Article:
8. Before you do anything like Windows Updates, experimentation, playing with iffy programs... make a backup. [See ROT]
    Agreed.

    9. Always save (export) your bookmarks/favorites to a different drive.
    Never done this ever, or needed to do this - far easier just to sync them online to a user account


    10. The biggest cause of "software problems", is lack of patience. Do yourself a favor, and have... patience
    True enough but imo, bigger issue is people take Youtube videos etc. as being gospel.

    So here are my Golden Rules:

    1) Backup system and data regularly

    2) if there is any doubt, refer back to Rule 1.
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  7. Posts : 117
    Windows 11
       #7

    @Ghot A great post and should be required reading for any new user to the forum.

    Some minor comments:
    1. Install most software, on a different drive entirely.
    I agree with @cereberus that this makes the restore more complicated (for a typical user). The OS and programs need to be kept in sync, so if both are being backed-up at the same time then keep them in the same partition.

    8. Before you do anything like Windows Updates, experimentation, playing with iffy programs... make a backup.
    Unsaid but implied that Windows Updates option should be set to Notify so that a backup can be made before completing the update if there is no recent version.

    - - - Updated - - -

    Megahertz said:
    - Never, ever store your backups on the source drive. If the drive fails, you loose everything.
    Makes sense but could be a problem for users that only have a single drive in their PC and no LAN connected storage devices. Better to have a backup on a separate partition than not having a backup. In this case a USB connected drive is recommended.
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  8. Ghot's Avatar
    Posts : 15,685
    Win 10 Home 10.0.19044.1466 (x64) [21H2]
    Thread Starter
       #8

    @cereberus
    You must have skipped over the 2nd sentence on this page.
    I'm against differential and incremental backups and scheduled backups.
    I don't like backing up anything that I haven't "cleaned" first.

    I know there are situations where these types of backups are necessary, but I don't "hang out" in those situations.





    @quandary
    When I say install programs on a different drive, I mean HUGE programs like... games.
    Small programs we use all the time can be kept on the Windows drive.
    IMO, the Windows drive should have no more than say... 60GB on it.







    This guide is for a simple setups, that a person can pretty much not worry about, after it's set up.
    There are plenty of guides, already, for more complex arrangements.
    If anyone wants to construct a more comprehensive guide... there is plenty of blank e-pages available.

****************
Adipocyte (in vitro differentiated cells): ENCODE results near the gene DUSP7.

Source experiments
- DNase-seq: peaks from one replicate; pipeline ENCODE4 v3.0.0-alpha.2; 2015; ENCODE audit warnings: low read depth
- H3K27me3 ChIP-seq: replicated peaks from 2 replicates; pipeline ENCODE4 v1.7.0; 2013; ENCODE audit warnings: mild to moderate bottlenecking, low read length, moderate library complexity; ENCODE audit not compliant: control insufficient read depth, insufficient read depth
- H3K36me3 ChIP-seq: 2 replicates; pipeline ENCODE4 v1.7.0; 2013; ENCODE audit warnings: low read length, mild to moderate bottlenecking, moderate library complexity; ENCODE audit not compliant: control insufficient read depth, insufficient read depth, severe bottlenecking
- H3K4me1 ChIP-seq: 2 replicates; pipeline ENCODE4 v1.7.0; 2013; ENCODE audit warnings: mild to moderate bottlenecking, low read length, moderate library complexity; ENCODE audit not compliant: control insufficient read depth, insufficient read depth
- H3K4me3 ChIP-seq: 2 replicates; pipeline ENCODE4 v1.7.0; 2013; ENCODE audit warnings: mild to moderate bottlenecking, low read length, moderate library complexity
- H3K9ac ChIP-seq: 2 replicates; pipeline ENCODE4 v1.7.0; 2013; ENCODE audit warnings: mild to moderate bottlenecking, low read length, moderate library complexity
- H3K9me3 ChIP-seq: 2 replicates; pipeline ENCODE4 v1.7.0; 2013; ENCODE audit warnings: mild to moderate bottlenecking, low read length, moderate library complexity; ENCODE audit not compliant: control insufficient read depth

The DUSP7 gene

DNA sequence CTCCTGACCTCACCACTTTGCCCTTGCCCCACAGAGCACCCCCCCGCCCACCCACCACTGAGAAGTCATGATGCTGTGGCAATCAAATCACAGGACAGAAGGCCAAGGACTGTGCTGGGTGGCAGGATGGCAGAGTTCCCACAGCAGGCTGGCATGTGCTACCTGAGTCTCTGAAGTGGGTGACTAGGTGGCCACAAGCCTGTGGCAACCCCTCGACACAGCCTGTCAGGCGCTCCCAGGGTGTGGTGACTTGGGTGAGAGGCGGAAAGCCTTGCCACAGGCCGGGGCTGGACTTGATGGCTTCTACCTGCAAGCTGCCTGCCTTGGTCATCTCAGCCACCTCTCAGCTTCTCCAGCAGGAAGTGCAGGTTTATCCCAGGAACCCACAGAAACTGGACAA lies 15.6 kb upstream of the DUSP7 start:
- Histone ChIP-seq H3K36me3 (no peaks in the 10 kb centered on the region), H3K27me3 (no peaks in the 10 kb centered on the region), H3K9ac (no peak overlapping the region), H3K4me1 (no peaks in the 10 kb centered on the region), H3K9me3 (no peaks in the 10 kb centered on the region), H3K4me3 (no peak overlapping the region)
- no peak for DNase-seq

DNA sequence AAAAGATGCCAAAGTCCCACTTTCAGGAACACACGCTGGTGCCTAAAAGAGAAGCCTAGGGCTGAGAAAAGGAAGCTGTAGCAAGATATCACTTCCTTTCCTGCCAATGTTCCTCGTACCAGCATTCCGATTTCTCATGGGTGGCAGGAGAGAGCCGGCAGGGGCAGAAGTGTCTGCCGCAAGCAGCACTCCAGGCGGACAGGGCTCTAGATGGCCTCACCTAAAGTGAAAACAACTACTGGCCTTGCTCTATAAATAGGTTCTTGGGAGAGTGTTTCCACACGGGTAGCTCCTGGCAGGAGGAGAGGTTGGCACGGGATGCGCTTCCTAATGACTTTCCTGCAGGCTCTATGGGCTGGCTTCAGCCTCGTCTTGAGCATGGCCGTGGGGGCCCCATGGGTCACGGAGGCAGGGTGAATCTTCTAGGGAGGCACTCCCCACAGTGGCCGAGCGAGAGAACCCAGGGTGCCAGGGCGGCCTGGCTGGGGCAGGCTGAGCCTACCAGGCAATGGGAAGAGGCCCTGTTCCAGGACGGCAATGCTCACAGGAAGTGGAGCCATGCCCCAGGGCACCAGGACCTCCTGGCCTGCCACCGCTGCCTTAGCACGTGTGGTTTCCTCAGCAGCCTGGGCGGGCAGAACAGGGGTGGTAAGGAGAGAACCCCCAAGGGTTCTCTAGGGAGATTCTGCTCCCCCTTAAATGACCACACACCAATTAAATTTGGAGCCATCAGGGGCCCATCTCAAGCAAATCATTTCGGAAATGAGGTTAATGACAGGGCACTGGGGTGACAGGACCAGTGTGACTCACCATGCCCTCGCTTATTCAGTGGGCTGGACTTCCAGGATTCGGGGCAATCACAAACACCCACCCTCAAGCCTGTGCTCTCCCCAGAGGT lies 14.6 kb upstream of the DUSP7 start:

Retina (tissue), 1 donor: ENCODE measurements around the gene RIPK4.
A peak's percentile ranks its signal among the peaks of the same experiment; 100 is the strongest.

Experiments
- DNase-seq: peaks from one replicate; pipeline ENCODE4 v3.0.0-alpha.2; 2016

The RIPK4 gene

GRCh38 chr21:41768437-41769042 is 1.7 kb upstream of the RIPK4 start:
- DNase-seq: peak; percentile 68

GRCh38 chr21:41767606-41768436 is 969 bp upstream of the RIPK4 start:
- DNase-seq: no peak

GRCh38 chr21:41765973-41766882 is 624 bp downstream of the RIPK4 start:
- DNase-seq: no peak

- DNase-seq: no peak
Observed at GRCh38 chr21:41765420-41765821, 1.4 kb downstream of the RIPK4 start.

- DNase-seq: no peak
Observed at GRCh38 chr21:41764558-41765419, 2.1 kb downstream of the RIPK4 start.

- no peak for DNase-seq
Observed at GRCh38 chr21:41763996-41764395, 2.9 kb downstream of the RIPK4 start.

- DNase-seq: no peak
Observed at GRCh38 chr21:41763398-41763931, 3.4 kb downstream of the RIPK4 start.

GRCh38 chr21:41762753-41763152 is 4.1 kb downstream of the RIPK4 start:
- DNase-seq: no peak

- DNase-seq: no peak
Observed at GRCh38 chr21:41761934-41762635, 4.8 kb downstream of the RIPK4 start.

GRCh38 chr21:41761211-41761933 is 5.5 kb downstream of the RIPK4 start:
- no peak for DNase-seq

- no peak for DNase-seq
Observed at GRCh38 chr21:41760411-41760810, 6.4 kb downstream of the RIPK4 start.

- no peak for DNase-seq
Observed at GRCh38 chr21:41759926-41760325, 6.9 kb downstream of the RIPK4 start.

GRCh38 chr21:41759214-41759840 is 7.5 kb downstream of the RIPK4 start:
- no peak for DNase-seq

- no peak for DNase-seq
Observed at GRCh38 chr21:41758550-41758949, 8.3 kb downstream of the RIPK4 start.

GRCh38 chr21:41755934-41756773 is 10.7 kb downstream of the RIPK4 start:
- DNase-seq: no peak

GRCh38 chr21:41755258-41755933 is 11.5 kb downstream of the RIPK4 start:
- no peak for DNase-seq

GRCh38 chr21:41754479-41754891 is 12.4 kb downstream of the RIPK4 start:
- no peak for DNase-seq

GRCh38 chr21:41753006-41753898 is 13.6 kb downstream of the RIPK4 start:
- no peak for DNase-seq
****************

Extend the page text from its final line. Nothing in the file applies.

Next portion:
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  9. cereberus's Avatar
    Posts : 12,863
    Windows10
       #9

    Ghot said:
    @cereberus
    You must have skipped over the 2nd sentence on this page.
    I'm against differential and incremental backups and scheduled backups.
    I don't like backing up anything that I haven't "cleaned" first.

    I know there are situations where these types of backups are necessary, but I don't "hang out" in those situations.





    @quandary
    When I say install programs on a different drive, I mean HUGE programs like... games.
    Small programs we use all the time can be kept on the Windows drive.
    IMO, the Windows drive should have no more than say... 60GB on it.
    Nope I did read it. Your Rule 1 is simply based on your personal dislike.

    You have no sound basis for saying only make full backups.

    I have never had a differential or incremental backup fail on me.


    If you wanted daily backups, to do fulls every day would be extremely wasteful in storage.

    Also how can you say size of C drive. It really depends on users needs. My work pc is around 125 GB, my home pc around 40 GB. Either way, only portable programs are really suitable for relocation. That might keep OS drive lean and mean but simply moves backup needs to another drive.
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  10. Ghot's Avatar
    Posts : 15,685
    Win 10 Home 10.0.19044.1466 (x64) [21H2]
    Thread Starter
       #10

    cereberus said:
    Nope I did read it. Your Rule 1 is simply based on your personal dislike.

    You have no sound basis for saying only make full backups.

    I have never had a differential or incremental backup fail on me.


    If you wanted daily backups, to do fulls every day would be extremely wasteful in storage.



    As I said... feel free to make your own topic, with your own recommendations.